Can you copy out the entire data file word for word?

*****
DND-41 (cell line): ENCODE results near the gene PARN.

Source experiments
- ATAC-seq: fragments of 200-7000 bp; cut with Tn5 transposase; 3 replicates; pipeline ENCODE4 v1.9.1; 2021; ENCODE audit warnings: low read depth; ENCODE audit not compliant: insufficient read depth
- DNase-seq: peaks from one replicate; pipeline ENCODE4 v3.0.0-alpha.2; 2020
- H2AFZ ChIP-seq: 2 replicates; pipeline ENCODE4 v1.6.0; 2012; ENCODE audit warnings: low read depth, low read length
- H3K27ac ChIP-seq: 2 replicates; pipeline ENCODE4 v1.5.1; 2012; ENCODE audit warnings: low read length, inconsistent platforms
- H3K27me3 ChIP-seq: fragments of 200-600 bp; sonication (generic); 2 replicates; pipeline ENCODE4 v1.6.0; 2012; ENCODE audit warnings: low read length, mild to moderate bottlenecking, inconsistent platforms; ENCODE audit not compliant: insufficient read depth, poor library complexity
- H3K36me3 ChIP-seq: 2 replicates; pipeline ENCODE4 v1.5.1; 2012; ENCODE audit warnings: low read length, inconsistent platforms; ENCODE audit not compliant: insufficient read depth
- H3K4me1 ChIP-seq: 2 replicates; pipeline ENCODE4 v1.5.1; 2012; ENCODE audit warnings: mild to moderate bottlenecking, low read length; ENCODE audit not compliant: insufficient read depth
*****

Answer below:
DND-41 (cell line): ENCODE results near the gene PARN.

Source experiments
- ATAC-seq: fragments of 200-7000 bp; cut with Tn5 transposase; 3 replicates; pipeline ENCODE4 v1.9.1; 2021; ENCODE audit warnings: low read depth; ENCODE audit not compliant: insufficient read depth
- DNase-seq: peaks from one replicate; pipeline ENCODE4 v3.0.0-alpha.2; 2020
- H2AFZ ChIP-seq: 2 replicates; pipeline ENCODE4 v1.6.0; 2012; ENCODE audit warnings: low read depth, low read length
- H3K27ac ChIP-seq: 2 replicates; pipeline ENCODE4 v1.5.1; 2012; ENCODE audit warnings: low read length, inconsistent platforms
- H3K27me3 ChIP-seq: fragments of 200-600 bp; sonication (generic); 2 replicates; pipeline ENCODE4 v1.6.0; 2012; ENCODE audit warnings: low read length, mild to moderate bottlenecking, inconsistent platforms; ENCODE audit not compliant: insufficient read depth, poor library complexity
- H3K36me3 ChIP-seq: 2 replicates; pipeline ENCODE4 v1.5.1; 2012; ENCODE audit warnings: low read length, inconsistent platforms; ENCODE audit not compliant: insufficient read depth
- H3K4me1 ChIP-seq: 2 replicates; pipeline ENCODE4 v1.5.1; 2012; ENCODE audit warnings: mild to moderate bottlenecking, low read length; ENCODE audit not compliant: insufficient read depth